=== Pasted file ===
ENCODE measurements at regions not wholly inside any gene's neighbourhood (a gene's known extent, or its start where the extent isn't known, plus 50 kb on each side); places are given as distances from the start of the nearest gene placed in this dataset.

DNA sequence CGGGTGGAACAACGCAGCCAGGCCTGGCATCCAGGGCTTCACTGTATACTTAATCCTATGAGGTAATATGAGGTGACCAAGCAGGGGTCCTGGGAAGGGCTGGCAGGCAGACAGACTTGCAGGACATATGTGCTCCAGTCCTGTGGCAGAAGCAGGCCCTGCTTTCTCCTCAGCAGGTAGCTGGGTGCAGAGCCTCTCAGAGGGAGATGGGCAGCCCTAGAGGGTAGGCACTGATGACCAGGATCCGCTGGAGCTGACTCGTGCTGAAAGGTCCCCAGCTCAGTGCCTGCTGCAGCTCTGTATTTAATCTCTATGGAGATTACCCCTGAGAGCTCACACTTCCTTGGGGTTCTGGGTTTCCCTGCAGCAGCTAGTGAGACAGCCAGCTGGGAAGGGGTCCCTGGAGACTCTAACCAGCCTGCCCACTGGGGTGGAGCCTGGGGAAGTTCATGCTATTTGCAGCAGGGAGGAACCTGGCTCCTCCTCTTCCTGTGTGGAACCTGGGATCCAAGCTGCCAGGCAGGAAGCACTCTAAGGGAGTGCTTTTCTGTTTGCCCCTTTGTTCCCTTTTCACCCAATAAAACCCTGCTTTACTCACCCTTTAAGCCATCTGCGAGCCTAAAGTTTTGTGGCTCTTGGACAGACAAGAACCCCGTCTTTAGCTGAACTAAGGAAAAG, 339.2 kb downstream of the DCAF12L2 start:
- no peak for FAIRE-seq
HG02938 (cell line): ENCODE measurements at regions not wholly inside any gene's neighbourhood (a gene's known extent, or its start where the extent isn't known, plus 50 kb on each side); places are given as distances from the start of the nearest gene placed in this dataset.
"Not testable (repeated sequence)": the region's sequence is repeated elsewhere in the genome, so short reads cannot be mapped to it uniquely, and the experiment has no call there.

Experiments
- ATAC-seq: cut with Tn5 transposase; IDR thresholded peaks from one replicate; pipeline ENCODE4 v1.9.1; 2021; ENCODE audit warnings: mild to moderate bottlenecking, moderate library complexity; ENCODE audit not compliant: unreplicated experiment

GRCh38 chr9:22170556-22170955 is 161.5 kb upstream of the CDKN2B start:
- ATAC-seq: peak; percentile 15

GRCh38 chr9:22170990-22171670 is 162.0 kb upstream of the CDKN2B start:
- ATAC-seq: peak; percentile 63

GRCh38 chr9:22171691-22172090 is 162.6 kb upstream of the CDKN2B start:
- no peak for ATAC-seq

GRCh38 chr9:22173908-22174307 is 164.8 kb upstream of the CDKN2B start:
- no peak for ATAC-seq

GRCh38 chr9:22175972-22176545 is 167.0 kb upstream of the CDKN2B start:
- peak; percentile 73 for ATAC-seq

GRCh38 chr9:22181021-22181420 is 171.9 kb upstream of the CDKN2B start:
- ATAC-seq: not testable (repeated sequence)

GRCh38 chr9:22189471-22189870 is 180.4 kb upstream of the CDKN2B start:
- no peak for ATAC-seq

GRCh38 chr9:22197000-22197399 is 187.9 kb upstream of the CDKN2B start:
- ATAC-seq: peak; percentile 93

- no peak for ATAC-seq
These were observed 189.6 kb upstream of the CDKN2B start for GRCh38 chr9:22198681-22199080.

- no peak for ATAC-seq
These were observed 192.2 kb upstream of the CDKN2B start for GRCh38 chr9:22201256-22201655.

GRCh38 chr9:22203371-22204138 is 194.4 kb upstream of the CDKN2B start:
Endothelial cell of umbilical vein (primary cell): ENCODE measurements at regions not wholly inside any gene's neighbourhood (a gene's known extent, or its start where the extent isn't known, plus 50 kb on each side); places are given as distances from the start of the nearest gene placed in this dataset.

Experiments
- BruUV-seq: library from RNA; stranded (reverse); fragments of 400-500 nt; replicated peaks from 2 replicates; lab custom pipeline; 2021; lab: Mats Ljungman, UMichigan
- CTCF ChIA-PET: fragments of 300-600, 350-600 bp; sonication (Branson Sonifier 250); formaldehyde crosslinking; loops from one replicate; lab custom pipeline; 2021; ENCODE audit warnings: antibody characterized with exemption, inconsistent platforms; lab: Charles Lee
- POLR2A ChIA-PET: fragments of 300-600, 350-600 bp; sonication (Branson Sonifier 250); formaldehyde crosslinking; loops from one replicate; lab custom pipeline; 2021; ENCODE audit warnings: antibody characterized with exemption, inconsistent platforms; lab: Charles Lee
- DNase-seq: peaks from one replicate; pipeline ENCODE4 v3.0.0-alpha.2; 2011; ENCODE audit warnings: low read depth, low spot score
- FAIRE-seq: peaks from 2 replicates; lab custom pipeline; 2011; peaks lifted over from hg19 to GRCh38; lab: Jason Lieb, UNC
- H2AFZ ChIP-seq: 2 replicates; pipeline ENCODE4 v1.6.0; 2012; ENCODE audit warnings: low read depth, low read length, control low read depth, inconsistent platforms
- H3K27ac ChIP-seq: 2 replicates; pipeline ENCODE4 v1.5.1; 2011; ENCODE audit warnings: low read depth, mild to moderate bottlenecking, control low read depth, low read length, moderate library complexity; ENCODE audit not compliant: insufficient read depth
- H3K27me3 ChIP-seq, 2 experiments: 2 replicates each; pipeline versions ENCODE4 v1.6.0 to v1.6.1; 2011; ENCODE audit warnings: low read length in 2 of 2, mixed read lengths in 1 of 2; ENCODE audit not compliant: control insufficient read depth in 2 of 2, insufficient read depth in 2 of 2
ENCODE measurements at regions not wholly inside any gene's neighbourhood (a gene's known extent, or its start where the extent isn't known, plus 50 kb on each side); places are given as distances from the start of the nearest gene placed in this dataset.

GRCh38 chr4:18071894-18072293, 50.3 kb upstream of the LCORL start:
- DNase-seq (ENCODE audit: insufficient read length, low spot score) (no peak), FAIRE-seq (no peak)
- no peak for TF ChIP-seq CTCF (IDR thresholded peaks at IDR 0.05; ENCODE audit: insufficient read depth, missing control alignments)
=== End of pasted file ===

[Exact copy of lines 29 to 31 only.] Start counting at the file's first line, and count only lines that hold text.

Endothelial cell of umbilical vein (primary cell): ENCODE measurements at regions not wholly inside any gene's neighbourhood (a gene's known extent, or its start where the extent isn't known, plus 50 kb on each side); places are given as distances from the start of the nearest gene placed in this dataset.

Experiments
- BruUV-seq: library from RNA; stranded (reverse); fragments of 400-500 nt; replicated peaks from 2 replicates; lab custom pipeline; 2021; lab: Mats Ljungman, UMichigan